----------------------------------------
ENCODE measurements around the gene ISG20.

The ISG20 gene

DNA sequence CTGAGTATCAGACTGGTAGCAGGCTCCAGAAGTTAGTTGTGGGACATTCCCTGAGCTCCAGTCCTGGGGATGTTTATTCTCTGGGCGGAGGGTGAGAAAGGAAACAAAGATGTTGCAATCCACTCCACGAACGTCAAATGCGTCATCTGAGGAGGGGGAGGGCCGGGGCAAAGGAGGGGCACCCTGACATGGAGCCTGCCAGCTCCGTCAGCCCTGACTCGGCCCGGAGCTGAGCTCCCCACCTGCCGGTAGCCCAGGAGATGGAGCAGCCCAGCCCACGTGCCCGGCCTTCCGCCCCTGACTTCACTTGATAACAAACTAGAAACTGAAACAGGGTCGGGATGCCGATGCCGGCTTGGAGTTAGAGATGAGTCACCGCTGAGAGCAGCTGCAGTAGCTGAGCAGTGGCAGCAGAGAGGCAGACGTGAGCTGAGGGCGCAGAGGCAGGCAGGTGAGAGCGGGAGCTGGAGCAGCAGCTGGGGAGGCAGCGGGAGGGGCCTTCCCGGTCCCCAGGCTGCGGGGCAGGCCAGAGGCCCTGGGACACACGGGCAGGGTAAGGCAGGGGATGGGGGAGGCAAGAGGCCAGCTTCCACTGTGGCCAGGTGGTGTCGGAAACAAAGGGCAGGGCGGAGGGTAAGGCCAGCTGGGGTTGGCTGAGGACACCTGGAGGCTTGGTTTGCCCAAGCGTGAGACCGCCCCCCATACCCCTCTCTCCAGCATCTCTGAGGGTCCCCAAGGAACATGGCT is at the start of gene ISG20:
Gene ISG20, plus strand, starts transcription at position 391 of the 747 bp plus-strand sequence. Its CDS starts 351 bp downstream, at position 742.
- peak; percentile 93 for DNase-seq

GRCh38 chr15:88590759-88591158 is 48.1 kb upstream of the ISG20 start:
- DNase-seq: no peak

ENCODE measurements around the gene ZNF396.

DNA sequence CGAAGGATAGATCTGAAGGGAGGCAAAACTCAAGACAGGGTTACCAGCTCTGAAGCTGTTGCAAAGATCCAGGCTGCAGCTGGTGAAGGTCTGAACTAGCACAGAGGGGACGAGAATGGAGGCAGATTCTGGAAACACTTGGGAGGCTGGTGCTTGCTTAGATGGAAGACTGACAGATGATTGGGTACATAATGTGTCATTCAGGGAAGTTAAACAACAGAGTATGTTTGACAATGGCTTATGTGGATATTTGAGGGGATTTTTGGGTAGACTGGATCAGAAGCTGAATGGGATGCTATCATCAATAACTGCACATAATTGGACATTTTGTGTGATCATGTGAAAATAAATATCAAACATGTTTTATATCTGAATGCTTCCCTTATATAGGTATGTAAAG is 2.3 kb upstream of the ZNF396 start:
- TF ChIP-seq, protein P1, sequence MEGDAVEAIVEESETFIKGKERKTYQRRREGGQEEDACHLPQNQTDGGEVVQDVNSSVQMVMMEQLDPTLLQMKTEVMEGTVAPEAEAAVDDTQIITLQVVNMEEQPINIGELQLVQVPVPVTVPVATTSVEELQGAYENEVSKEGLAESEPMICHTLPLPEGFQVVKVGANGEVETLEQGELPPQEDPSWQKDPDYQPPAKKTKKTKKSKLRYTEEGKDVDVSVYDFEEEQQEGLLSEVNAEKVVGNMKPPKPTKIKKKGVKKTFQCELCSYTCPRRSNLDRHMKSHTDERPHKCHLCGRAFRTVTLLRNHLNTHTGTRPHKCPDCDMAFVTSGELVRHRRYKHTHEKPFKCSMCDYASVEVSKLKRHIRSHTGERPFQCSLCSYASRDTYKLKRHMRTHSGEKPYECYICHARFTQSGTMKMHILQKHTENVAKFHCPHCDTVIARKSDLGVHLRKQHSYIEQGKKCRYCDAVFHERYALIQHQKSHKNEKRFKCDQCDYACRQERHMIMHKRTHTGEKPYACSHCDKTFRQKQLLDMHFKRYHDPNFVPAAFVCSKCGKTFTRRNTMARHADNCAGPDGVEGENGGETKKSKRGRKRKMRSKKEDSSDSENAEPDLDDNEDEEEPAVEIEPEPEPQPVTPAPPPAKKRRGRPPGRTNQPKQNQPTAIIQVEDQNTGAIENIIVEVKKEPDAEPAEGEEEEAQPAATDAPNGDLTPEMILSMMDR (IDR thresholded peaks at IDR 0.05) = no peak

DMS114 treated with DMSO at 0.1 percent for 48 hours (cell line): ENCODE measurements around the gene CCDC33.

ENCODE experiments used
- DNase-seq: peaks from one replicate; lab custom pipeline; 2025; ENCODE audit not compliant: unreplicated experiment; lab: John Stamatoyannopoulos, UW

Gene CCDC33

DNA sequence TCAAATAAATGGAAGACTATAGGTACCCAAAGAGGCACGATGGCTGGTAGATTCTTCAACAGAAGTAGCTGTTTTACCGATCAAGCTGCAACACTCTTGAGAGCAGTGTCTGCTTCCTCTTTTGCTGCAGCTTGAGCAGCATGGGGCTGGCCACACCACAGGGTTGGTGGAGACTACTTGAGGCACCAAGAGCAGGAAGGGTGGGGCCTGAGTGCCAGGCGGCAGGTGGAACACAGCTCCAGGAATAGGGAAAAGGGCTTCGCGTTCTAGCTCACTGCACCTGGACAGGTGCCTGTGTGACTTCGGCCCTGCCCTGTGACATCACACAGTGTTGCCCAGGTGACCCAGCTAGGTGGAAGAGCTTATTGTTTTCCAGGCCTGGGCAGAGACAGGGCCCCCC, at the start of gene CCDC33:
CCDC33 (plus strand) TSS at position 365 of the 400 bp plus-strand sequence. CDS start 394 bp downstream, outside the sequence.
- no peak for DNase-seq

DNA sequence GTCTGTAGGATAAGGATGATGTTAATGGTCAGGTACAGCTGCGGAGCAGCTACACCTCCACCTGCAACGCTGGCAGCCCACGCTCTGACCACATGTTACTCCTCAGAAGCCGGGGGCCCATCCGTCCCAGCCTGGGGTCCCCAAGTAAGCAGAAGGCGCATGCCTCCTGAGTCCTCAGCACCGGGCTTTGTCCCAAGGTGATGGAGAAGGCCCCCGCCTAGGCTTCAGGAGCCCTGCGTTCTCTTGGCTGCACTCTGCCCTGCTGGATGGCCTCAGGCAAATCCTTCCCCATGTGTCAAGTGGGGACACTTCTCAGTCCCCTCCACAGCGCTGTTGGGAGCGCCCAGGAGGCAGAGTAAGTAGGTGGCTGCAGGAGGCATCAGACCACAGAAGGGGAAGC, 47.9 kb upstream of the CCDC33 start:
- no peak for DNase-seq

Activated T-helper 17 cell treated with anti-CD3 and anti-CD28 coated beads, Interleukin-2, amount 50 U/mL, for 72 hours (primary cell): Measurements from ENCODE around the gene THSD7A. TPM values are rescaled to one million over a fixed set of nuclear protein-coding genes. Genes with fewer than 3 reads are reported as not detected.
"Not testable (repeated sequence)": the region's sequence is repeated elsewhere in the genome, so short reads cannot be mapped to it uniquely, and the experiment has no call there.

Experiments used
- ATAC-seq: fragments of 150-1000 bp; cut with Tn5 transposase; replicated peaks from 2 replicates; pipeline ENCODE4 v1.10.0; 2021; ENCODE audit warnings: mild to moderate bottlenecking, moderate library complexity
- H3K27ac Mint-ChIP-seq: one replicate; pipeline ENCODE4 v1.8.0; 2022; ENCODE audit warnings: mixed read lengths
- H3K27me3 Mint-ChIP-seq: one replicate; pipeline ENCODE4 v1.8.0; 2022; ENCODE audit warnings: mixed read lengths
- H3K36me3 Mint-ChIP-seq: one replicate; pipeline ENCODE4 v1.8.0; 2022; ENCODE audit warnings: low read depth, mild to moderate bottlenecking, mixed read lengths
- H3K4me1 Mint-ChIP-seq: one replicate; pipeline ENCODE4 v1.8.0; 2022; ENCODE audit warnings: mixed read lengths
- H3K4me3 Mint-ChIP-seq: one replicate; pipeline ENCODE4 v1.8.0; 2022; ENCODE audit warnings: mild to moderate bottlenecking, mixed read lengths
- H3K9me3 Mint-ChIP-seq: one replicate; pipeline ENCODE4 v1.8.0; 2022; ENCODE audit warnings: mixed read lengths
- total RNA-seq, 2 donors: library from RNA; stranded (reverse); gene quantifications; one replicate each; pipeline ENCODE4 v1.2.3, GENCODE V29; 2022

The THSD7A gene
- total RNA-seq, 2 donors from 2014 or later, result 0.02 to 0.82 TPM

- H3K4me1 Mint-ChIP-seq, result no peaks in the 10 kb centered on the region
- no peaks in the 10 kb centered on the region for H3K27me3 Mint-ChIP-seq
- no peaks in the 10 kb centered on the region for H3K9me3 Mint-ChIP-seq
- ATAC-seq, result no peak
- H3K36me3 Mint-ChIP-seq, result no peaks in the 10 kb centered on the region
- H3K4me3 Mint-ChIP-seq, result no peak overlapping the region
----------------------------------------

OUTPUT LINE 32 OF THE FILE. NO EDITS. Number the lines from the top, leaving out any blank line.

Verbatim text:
- total RNA-seq, 2 donors from 2014 or later, result 0.02 to 0.82 TPM